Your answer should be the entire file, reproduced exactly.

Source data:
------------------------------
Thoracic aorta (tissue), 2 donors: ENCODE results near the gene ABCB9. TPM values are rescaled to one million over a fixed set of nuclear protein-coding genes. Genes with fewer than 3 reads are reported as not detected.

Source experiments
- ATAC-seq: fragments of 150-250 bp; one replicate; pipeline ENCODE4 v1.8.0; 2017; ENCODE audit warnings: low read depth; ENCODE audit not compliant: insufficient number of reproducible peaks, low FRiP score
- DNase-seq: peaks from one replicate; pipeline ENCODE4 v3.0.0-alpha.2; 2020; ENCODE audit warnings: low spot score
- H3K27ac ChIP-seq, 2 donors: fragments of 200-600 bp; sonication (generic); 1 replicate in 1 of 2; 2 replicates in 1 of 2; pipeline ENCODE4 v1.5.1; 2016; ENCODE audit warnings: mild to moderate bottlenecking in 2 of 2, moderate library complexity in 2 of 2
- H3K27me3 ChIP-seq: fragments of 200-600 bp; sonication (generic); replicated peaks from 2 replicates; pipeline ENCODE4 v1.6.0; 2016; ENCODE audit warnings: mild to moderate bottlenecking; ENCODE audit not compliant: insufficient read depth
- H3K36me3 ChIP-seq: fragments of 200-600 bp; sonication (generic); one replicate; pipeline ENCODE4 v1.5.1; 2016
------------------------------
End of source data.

Thoracic aorta (tissue), 2 donors: ENCODE results near the gene ABCB9. TPM values are rescaled to one million over a fixed set of nuclear protein-coding genes. Genes with fewer than 3 reads are reported as not detected.

Source experiments
- ATAC-seq: fragments of 150-250 bp; one replicate; pipeline ENCODE4 v1.8.0; 2017; ENCODE audit warnings: low read depth; ENCODE audit not compliant: insufficient number of reproducible peaks, low FRiP score
- DNase-seq: peaks from one replicate; pipeline ENCODE4 v3.0.0-alpha.2; 2020; ENCODE audit warnings: low spot score
- H3K27ac ChIP-seq, 2 donors: fragments of 200-600 bp; sonication (generic); 1 replicate in 1 of 2; 2 replicates in 1 of 2; pipeline ENCODE4 v1.5.1; 2016; ENCODE audit warnings: mild to moderate bottlenecking in 2 of 2, moderate library complexity in 2 of 2
- H3K27me3 ChIP-seq: fragments of 200-600 bp; sonication (generic); replicated peaks from 2 replicates; pipeline ENCODE4 v1.6.0; 2016; ENCODE audit warnings: mild to moderate bottlenecking; ENCODE audit not compliant: insufficient read depth
- H3K36me3 ChIP-seq: fragments of 200-600 bp; sonication (generic); one replicate; pipeline ENCODE4 v1.5.1; 2016